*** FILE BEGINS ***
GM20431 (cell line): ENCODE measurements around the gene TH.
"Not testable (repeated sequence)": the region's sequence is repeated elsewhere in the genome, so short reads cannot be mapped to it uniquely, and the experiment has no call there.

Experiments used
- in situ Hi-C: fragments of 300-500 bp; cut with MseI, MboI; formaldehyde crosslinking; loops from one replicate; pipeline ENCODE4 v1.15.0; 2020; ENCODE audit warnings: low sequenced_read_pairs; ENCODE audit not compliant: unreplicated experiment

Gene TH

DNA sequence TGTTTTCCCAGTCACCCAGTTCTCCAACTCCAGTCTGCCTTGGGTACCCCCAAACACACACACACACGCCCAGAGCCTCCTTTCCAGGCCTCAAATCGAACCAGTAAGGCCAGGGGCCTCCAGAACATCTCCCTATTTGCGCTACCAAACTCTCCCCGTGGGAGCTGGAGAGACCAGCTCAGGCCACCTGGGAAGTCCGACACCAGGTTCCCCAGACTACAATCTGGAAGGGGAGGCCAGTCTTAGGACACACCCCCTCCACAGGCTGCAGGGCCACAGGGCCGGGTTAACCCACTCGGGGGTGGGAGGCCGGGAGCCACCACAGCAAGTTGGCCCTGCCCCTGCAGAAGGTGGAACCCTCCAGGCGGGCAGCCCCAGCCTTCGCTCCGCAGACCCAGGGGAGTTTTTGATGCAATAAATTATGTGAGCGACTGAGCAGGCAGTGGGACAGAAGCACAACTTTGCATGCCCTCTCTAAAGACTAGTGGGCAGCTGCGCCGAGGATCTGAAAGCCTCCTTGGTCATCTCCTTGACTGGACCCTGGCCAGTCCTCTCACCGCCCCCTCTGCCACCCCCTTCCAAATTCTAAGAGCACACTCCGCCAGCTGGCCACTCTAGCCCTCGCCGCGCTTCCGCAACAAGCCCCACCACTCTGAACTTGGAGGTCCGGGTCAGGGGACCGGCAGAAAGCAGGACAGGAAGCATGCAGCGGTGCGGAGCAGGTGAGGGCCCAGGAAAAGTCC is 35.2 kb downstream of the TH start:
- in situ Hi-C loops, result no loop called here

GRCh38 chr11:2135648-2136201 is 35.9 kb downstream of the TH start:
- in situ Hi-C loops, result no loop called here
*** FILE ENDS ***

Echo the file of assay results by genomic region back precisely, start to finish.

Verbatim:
GM20431 (cell line): ENCODE measurements around the gene TH.
"Not testable (repeated sequence)": the region's sequence is repeated elsewhere in the genome, so short reads cannot be mapped to it uniquely, and the experiment has no call there.

Experiments used
- in situ Hi-C: fragments of 300-500 bp; cut with MseI, MboI; formaldehyde crosslinking; loops from one replicate; pipeline ENCODE4 v1.15.0; 2020; ENCODE audit warnings: low sequenced_read_pairs; ENCODE audit not compliant: unreplicated experiment

Gene TH

DNA sequence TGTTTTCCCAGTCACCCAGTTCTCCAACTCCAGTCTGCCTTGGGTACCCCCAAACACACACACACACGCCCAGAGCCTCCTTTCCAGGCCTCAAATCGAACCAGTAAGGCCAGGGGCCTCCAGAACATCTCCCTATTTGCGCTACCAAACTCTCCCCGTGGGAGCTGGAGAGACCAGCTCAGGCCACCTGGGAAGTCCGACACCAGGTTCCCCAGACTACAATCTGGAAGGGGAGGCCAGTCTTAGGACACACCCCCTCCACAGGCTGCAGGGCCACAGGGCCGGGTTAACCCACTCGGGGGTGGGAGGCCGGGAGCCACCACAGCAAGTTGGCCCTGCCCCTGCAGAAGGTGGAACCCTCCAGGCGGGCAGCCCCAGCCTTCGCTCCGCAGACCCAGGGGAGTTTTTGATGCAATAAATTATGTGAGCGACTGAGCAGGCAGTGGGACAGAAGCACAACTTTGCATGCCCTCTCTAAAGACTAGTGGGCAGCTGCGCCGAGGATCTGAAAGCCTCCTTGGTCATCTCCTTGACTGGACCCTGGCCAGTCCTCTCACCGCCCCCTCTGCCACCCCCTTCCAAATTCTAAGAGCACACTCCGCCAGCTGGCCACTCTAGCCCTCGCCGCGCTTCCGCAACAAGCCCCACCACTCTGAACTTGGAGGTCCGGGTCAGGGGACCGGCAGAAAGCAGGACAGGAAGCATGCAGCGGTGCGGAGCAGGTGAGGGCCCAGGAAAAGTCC is 35.2 kb downstream of the TH start:
- in situ Hi-C loops, result no loop called here

GRCh38 chr11:2135648-2136201 is 35.9 kb downstream of the TH start:
- in situ Hi-C loops, result no loop called here